The EB-5 investment program offers many benefits to foreign nationals who are eager to relocate to the United States. Qualified investors who infuse capital in a business that creates at least ten U.S. jobs can become eligible to receive a green card. Their immediate family members are also usually eligible for permanent residence under the same investment. And after five years, they can all apply for U.S. citizenship.
Launched in 1990, the EB-5 program is as beneficial to the U.S. economy as it is to foreign investors. The new jobs and businesses created by this program boost the national economy without putting stress on U.S. tax dollars. Perhaps one of the most appealing parts of the EB-5 program to entrepreneurs seeking visas, however, is its flexibility regarding investment capital. Many potential participants are aware that United States Citizenship and Immigration Services (USCIS) allows EB-5 investors to use virtually any legal source of funds.
Some EB-5 projects allow for partial investments. In these instances, investors can provide EB5 capital in installments over time. But how exactly do these partial investments work?
Making a Partial EB-5 Investment
When a foreign national applying for a partial EB-5 investment is approved, they are agreeing to provide a set amount that is considered the initial investment. They will then pay the remaining investment installments incrementally over an established schedule. This is usually a timeline of one or two years in which they can pay off the remaining balance.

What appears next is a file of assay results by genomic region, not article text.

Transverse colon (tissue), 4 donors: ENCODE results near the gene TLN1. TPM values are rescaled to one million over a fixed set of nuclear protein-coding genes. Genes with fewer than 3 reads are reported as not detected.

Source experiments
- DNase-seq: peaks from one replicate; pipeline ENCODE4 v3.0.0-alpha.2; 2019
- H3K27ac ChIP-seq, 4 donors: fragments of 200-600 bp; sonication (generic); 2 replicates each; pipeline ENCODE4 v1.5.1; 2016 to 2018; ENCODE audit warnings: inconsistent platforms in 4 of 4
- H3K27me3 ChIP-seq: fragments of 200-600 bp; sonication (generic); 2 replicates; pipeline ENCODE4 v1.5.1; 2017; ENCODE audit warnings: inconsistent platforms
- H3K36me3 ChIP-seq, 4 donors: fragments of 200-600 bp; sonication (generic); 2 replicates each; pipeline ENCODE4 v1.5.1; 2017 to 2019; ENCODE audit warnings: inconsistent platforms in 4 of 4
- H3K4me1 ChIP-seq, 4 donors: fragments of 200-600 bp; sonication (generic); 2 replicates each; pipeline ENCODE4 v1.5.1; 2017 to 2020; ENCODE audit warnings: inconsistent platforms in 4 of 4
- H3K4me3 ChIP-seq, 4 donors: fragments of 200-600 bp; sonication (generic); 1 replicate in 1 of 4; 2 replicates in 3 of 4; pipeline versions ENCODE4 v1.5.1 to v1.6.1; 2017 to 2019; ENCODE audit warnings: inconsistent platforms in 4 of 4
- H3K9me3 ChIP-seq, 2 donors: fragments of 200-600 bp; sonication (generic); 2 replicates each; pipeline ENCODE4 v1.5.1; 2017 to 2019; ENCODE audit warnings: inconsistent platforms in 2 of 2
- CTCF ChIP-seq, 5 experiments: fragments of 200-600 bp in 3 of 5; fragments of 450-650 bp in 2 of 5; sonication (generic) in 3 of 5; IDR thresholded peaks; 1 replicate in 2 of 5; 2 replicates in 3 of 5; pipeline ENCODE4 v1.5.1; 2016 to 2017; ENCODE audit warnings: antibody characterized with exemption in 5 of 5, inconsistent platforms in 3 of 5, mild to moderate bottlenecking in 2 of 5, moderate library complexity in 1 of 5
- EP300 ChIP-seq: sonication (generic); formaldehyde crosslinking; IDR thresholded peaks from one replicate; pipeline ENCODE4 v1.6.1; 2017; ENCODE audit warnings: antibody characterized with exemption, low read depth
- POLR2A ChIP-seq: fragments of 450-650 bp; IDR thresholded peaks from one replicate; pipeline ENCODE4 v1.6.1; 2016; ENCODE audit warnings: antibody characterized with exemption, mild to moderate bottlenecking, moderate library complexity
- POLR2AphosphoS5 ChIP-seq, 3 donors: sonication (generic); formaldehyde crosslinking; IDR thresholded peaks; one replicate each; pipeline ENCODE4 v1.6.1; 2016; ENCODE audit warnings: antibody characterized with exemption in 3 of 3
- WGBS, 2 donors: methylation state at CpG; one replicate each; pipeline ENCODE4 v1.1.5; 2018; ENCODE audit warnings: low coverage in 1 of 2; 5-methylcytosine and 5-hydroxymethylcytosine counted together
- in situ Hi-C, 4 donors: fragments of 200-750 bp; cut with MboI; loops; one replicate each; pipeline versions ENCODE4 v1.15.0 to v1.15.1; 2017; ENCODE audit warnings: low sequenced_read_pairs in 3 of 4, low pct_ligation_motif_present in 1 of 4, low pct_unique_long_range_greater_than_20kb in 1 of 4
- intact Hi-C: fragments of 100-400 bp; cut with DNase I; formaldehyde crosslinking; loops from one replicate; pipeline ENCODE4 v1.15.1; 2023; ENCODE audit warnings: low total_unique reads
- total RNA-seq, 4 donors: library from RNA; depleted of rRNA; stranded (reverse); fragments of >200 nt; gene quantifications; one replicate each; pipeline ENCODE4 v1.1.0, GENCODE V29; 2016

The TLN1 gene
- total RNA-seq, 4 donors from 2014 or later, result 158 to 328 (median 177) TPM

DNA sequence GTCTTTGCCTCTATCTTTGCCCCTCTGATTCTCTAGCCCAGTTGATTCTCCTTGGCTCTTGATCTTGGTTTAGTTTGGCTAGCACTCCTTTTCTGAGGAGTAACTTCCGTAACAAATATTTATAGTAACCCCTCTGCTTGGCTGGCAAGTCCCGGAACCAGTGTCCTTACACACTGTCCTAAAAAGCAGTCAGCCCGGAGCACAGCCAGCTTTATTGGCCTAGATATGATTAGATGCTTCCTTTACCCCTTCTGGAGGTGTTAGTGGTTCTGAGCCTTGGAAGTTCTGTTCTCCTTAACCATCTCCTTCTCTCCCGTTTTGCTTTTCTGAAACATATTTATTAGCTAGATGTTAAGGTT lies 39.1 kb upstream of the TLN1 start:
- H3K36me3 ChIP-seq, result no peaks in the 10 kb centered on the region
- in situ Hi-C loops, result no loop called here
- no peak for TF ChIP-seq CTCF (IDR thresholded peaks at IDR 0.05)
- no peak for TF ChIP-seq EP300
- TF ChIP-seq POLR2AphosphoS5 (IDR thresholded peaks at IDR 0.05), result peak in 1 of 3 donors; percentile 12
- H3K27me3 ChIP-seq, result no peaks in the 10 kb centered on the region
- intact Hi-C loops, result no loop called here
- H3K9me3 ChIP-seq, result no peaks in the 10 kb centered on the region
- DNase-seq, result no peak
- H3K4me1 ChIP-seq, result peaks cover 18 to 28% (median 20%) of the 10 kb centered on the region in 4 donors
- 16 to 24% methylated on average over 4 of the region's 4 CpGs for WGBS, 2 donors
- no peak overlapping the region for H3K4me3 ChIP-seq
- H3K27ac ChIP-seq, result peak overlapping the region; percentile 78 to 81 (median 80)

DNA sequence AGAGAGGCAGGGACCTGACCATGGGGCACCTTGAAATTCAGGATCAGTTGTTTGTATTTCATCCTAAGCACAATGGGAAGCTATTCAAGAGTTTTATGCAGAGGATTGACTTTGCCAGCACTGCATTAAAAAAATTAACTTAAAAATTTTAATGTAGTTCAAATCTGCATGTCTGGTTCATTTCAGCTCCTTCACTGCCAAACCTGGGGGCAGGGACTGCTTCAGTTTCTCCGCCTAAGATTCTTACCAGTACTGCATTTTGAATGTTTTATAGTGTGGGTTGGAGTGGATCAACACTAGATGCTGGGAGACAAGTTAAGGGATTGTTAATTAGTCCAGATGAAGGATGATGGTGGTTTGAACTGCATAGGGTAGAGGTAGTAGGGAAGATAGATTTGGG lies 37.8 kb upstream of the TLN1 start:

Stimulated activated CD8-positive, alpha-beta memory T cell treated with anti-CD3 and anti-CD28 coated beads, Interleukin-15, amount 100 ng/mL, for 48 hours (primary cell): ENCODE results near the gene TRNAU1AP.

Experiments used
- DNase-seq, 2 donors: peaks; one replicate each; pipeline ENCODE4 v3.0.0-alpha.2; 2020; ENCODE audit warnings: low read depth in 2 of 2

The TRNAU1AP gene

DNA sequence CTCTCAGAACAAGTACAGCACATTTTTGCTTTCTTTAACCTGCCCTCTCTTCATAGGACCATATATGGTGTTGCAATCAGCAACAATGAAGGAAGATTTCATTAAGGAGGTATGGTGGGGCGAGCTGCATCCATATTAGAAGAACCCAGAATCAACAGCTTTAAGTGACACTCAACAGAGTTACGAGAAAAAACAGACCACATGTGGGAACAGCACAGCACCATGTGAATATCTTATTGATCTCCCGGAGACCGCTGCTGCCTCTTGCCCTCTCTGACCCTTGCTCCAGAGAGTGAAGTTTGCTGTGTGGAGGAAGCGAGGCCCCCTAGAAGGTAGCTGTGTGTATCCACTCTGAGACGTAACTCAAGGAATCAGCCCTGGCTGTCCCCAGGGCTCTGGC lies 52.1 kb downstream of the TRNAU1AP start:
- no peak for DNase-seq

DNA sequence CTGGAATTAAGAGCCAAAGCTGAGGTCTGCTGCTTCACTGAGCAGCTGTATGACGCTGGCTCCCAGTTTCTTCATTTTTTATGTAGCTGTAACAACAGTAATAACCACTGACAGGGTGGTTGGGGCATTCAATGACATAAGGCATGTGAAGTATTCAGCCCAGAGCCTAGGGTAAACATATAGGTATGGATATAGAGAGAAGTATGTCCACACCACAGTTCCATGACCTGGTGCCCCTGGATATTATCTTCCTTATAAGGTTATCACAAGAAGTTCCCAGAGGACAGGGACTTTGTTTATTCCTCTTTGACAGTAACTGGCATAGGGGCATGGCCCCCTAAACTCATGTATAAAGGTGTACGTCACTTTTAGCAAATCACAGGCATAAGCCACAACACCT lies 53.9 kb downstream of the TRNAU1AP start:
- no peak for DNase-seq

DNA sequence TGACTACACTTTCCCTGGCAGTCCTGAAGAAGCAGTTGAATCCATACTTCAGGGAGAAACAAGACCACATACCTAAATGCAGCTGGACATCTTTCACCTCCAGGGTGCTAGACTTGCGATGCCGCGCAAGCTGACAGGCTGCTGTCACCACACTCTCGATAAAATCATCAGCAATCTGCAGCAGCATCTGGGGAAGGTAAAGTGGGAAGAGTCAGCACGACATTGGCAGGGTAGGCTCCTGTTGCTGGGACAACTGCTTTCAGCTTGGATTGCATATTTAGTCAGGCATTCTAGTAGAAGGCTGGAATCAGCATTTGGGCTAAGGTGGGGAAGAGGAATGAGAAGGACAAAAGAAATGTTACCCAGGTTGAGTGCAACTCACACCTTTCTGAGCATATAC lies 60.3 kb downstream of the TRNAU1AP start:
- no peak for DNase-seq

If the EB-5 capital is not paid in full within the established timeframe, the project will liquidate the pledged funds. This is handled through a promissory note from the investor to the EB-5 project, which gives the project legal rights over the promised assets. The interest in assets pledged as part of the partial investment plan must total at least as much as the amount of capital paid in installments.
Partial EB-5 investments are considered an irrevocable commitment. They require a great deal of documentation and an examination of the pledged funds. Moreover, if the EB-5 project cannot enforce its promissory note, USCIS may reject a partial investor’s I-526 petition.
Deciding If a Partial EB-5 Investment Is the Right Option
Partial investments make the EB-5 program more accessible for interested individuals worldwide. Foreign nationals who cannot provide $500,000 in EB-5 capital in one payment might still be eligible to make a partial EB-5 investment and obtain an EB-5 visa. The first step to starting the EB5 investment process is to find an immigration attorney who can help identify suitable EB-5 projects.
EB5 Affiliate Network and Beshara Global Migration Law Firm presented a joint webinar explaining how to make a partial EB-5 investment. Interested foreign nationals can watch the webinar to gain a better understanding of this EB-5 financing option.